The Co-Intelligence Field of Social Systems

The intelligence manifested by groups, communities, organizations, networks, cultures, societies, and humanity as a whole

Central inquiry: What enables human systems to learn, create and respond coherently and successfully to the challenges and opportunities they encounter?

Forms of co-intelligence particularly useful in this field (see Five Dimensions of Co-Intelligence): Of course, the natural focus here is on collective intelligence.

Sample projects in this field: Most importantly, create a culture of dialogue and co-creativity. Individually and collectively we can: Establish systems whereby information needed for positive change gets produced and made accessible to those who could use it. Build inclusive, readily accessible and continually updated collective memory. Create public spaces and forums for collective reflection and dialogue. Increase public awareness of diverse forms of dialogue -- and help people practice them. Create contexts which support fruitful self-organization and the co-creation of shared stories. Create a feedback-rich environment to provide balancing and course-correcting dynamics for organizations and societies. Create systems to ameliorate extremes of domination and powerlessness which impede cooperation. Develop a sense of shared meaning, shared undertaking, shared destiny, and shared responsibility for those things we all depend on (a healthy environments, peaceful communities, a just and thriving culture, etc.).

Comments: In building collective intelligence, we need to realize that the intelligence of the participants can help or undermine the intelligence of the whole system. To the extent a system creatively weaves together the intelligences of its members, it tends to generate collective intelligence. To the extent it pits them against each other, or isolates them from each other, it tends to generate collective stupidity.

I care most about societal intelligence -- the societal sector of this field. I believe our societies urgently need more collective intelligence to deal with the dangers and opportunities of the 21st century. There has been considerable research and development of the collective intelligence of organizations because that information is of use to corporations in their efforts to thrive in rapidly changing global markets. But building intelligent organizations will not, in itself, create an intelligent society. More attention needs to be given to building structures and cultures that support collective intelligence in communities and in society as a whole.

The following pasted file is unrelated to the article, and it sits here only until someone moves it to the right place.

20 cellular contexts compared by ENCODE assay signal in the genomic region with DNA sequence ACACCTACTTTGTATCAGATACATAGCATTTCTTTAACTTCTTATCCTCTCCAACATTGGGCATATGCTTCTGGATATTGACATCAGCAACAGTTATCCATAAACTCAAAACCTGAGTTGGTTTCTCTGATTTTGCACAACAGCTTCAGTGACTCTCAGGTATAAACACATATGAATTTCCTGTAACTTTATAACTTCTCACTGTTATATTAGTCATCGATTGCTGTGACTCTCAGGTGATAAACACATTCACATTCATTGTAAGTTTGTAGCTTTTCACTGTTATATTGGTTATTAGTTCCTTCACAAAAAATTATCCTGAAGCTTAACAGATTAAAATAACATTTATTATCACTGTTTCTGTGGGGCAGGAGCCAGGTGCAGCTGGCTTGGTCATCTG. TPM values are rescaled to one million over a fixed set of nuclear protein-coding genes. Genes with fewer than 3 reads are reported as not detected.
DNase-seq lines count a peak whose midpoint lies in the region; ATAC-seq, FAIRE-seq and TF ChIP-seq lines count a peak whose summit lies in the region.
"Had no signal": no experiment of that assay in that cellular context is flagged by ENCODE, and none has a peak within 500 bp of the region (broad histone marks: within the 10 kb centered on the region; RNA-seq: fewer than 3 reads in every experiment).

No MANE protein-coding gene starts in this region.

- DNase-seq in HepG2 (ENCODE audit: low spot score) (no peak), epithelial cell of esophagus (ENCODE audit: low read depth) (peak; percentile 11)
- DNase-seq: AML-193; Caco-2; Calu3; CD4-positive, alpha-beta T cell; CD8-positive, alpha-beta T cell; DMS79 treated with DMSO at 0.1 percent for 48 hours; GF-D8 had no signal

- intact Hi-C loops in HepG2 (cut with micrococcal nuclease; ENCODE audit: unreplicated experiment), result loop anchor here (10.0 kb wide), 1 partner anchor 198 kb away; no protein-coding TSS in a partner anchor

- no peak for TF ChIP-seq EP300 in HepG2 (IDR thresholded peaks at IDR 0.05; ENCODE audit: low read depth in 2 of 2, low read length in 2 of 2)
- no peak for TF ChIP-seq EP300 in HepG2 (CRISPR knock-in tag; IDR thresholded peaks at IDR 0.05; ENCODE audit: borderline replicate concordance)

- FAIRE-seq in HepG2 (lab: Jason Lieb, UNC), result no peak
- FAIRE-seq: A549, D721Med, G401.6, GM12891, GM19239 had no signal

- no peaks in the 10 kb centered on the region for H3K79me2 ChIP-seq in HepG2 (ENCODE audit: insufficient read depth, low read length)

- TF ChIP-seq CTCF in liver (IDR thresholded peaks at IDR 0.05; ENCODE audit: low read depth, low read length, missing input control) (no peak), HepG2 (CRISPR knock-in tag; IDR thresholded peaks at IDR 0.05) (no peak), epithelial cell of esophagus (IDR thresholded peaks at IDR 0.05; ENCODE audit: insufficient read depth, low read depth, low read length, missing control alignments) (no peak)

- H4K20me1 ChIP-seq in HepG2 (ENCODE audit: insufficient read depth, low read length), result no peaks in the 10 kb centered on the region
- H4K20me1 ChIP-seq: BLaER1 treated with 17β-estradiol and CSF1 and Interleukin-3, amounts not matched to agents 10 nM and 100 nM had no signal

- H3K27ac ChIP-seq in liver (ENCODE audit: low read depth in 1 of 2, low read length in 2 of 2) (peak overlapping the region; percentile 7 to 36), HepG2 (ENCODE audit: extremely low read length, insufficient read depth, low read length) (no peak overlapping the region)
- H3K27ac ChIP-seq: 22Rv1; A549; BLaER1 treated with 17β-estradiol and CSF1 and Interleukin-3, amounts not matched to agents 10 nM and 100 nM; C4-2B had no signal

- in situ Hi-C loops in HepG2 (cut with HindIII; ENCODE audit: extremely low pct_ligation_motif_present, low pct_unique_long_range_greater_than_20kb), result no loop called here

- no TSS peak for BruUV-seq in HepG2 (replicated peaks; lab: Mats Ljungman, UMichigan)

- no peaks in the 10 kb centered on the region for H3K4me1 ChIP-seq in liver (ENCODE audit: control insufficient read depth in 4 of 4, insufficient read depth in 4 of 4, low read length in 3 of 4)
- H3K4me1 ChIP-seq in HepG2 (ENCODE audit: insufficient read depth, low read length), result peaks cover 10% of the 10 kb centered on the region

I find hope in the proliferation of projects devoted to participatory politics, civic society, community renewal, and reinvigorated democracy. I am particularly excited by efforts which reach beyond individual responsibility and citizenship to facilitate systemic transformation. People are addressing our social systems, cultures, and power relationships with unprecedented creativity -- proposing campaign finance reforms; establishing non-expert citizen consensus councils to influence government policy; producing performance art that promotes deep insights into community polarization. Furthermore, recent developments in science -- systems thinking, chaos and complexity theories, ecology, etc. -- provide us with new ways to think about the dynamics of large systems. With these insights we can address the structural and cultural dimensions of societal intelligence and increase the creative engagement of individuals and groups in public life.